CIELAP is conducting a national research study to seek the perspectives of diverse stakeholders into what a Green Economy could mean for Canada, including how parties can contribute to the international dialogue that will take place at Rio+20 – the United Nations Conference on Sustainable Development (UNCSD) to be held in 2012. CIELAP’s completed research report, which will be finalized by the end of February 2011, will help inform national understandings and positions at this event.

One of the main themes of the Rio+20 conference will be “a Green Economy in the Context of Poverty Eradication and Sustainable Development”. For the purposes of Rio+20, there is a consensus among Member States that a Green Economy must be considered in the context of sustainable development and so equitably entail environmental, social, and economic dimensions. Download CIELAP’s Background Document on Rio+20 and a Green Economy for more information about the issue.

To contribute to this study please fill out our survey at

The deadline for contributions is December 23, 2010.

Thank you for being a participant in this important study and dialogue.

Carolyn Webb

Programmes Manager and Chief Administrative Officer
Canadian Institute for Environmental Law and Policy
416 923-3529

CIELAP-edited CSD Policy Concept Paper

November 2nd, 2010

CIELAP is proud to announce that our Programmes Manager, Carolyn Webb, was recently selected by the Canadian Environmental Network (RCEN) to edit a Policy Concept Paper related to the Commission for Sustainable Development and the Upcoming Rio+20 Conference.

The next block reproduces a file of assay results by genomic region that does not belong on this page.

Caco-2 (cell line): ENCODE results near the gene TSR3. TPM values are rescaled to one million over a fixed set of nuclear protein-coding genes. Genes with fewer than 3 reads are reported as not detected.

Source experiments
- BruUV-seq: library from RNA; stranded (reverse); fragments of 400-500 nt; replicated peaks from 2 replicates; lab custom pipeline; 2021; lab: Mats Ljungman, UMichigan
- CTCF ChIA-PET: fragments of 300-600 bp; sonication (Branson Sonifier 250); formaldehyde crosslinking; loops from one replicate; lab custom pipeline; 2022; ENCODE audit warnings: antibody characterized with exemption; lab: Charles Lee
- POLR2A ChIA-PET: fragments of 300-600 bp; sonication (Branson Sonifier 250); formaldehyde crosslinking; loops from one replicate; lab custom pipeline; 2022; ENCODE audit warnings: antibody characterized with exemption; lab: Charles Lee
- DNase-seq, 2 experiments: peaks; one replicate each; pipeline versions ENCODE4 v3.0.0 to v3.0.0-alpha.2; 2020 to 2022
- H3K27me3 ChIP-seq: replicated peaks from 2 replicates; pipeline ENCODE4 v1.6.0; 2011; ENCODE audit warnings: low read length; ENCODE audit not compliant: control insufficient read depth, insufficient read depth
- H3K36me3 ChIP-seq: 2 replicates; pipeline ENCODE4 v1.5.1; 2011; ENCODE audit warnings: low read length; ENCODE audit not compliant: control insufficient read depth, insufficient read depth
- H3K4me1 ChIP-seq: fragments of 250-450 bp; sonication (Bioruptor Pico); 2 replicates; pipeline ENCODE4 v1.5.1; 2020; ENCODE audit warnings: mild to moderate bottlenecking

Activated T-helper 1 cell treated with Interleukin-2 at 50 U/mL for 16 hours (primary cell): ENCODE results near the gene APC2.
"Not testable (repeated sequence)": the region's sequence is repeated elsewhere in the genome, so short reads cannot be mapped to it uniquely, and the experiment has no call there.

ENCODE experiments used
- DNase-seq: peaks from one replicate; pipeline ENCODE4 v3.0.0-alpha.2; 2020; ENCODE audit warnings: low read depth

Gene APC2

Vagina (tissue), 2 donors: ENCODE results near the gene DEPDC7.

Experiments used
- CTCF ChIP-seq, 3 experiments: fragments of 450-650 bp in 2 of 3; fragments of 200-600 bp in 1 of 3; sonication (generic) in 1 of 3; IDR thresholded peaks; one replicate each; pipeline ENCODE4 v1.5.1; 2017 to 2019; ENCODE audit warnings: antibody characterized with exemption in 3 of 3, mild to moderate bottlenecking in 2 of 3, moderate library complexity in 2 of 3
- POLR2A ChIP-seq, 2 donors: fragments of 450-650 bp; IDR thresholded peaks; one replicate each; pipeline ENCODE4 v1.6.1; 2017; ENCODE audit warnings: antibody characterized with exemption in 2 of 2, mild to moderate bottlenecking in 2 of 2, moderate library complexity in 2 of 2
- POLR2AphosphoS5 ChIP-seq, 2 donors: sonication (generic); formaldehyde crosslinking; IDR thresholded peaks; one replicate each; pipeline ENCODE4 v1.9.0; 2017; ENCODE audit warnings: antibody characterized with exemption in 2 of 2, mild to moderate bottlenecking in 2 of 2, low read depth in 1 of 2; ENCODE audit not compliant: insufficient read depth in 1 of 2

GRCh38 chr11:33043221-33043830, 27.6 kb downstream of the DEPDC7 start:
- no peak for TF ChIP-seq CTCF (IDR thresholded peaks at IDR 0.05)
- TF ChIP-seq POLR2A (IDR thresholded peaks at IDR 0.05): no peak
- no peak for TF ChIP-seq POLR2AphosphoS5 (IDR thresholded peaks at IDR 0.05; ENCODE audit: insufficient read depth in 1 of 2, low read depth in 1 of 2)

For more background information on the paper please see here, and you can view the finished paper here.

Cancellation of Phase 2 of Stewardship Ontario’s MHSW Program a Major Step Backwards for EPR

October 26th, 2010

On October 12, Ontario’s Environment Minister John Wilkinson announced that the government was cancelling Phase 2 of Stewardship Ontario’s Municipal Hazardous or Special Waste (MHSW) Program. This means that eco-fees will not be charged on products such as fire extinguishers, rechargeable batteries and compact fluorescent light bulbs. This decision followed several months of consulting with stakeholders about the program.

The government has stated that eco-fees will not be allowed into the future and that the province will fund municipal governments to manage materials that were to have been part of the Phase 2 program.  Until when, you ask?  The answer is indefinitely – or until an alternative solution is found.

CIELAP is concerned about what has happened to the government’s commitment to Extended Producer Responsibility (EPR).  EPR makes producers and brand owners responsible for the management of the waste materials they put into the market in the first place.